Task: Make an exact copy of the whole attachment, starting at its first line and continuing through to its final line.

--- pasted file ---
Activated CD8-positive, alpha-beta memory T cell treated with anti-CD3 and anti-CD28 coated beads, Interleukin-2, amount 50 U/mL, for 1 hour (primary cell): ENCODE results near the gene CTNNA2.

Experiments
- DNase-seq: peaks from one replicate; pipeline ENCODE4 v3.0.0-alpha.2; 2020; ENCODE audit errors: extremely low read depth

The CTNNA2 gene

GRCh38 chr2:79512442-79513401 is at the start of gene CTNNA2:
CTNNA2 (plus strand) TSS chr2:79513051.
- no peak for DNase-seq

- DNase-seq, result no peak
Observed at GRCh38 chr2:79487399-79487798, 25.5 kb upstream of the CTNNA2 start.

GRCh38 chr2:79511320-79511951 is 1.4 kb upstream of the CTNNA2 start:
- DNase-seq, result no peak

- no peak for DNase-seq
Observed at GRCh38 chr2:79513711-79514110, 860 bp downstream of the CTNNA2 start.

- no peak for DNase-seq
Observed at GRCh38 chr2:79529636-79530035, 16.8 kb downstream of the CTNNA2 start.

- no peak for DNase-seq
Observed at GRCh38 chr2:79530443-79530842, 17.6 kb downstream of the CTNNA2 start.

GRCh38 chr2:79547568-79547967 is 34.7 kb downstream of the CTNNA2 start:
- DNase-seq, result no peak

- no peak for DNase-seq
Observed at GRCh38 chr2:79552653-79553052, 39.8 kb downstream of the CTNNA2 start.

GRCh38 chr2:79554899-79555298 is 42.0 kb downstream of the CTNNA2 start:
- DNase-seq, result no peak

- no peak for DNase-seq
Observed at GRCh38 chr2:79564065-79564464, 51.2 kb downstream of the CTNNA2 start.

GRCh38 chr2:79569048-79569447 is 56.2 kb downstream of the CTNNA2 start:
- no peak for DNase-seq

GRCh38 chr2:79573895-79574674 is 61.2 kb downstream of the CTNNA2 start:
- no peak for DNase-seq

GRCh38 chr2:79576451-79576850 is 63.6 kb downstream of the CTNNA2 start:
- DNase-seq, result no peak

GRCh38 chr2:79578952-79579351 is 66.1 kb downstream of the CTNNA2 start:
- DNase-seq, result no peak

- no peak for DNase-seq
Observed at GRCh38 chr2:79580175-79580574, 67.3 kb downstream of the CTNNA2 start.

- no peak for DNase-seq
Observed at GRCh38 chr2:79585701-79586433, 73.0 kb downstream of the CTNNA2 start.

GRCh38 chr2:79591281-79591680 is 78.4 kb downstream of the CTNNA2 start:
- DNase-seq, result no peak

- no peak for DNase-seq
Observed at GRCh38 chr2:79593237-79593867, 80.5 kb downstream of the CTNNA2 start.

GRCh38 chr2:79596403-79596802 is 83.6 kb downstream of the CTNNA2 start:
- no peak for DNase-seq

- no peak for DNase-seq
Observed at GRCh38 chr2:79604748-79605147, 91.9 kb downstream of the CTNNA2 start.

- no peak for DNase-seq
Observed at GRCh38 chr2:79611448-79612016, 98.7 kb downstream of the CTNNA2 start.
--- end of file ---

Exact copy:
Activated CD8-positive, alpha-beta memory T cell treated with anti-CD3 and anti-CD28 coated beads, Interleukin-2, amount 50 U/mL, for 1 hour (primary cell): ENCODE results near the gene CTNNA2.

Experiments
- DNase-seq: peaks from one replicate; pipeline ENCODE4 v3.0.0-alpha.2; 2020; ENCODE audit errors: extremely low read depth

The CTNNA2 gene

GRCh38 chr2:79512442-79513401 is at the start of gene CTNNA2:
CTNNA2 (plus strand) TSS chr2:79513051.
- no peak for DNase-seq

- DNase-seq, result no peak
Observed at GRCh38 chr2:79487399-79487798, 25.5 kb upstream of the CTNNA2 start.

GRCh38 chr2:79511320-79511951 is 1.4 kb upstream of the CTNNA2 start:
- DNase-seq, result no peak

- no peak for DNase-seq
Observed at GRCh38 chr2:79513711-79514110, 860 bp downstream of the CTNNA2 start.

- no peak for DNase-seq
Observed at GRCh38 chr2:79529636-79530035, 16.8 kb downstream of the CTNNA2 start.

- no peak for DNase-seq
Observed at GRCh38 chr2:79530443-79530842, 17.6 kb downstream of the CTNNA2 start.

GRCh38 chr2:79547568-79547967 is 34.7 kb downstream of the CTNNA2 start:
- DNase-seq, result no peak

- no peak for DNase-seq
Observed at GRCh38 chr2:79552653-79553052, 39.8 kb downstream of the CTNNA2 start.

GRCh38 chr2:79554899-79555298 is 42.0 kb downstream of the CTNNA2 start:
- DNase-seq, result no peak

- no peak for DNase-seq
Observed at GRCh38 chr2:79564065-79564464, 51.2 kb downstream of the CTNNA2 start.

GRCh38 chr2:79569048-79569447 is 56.2 kb downstream of the CTNNA2 start:
- no peak for DNase-seq

GRCh38 chr2:79573895-79574674 is 61.2 kb downstream of the CTNNA2 start:
- no peak for DNase-seq

GRCh38 chr2:79576451-79576850 is 63.6 kb downstream of the CTNNA2 start:
- DNase-seq, result no peak

GRCh38 chr2:79578952-79579351 is 66.1 kb downstream of the CTNNA2 start:
- DNase-seq, result no peak

- no peak for DNase-seq
Observed at GRCh38 chr2:79580175-79580574, 67.3 kb downstream of the CTNNA2 start.

- no peak for DNase-seq
Observed at GRCh38 chr2:79585701-79586433, 73.0 kb downstream of the CTNNA2 start.

GRCh38 chr2:79591281-79591680 is 78.4 kb downstream of the CTNNA2 start:
- DNase-seq, result no peak

- no peak for DNase-seq
Observed at GRCh38 chr2:79593237-79593867, 80.5 kb downstream of the CTNNA2 start.

GRCh38 chr2:79596403-79596802 is 83.6 kb downstream of the CTNNA2 start:
- no peak for DNase-seq

- no peak for DNase-seq
Observed at GRCh38 chr2:79604748-79605147, 91.9 kb downstream of the CTNNA2 start.

- no peak for DNase-seq
Observed at GRCh38 chr2:79611448-79612016, 98.7 kb downstream of the CTNNA2 start.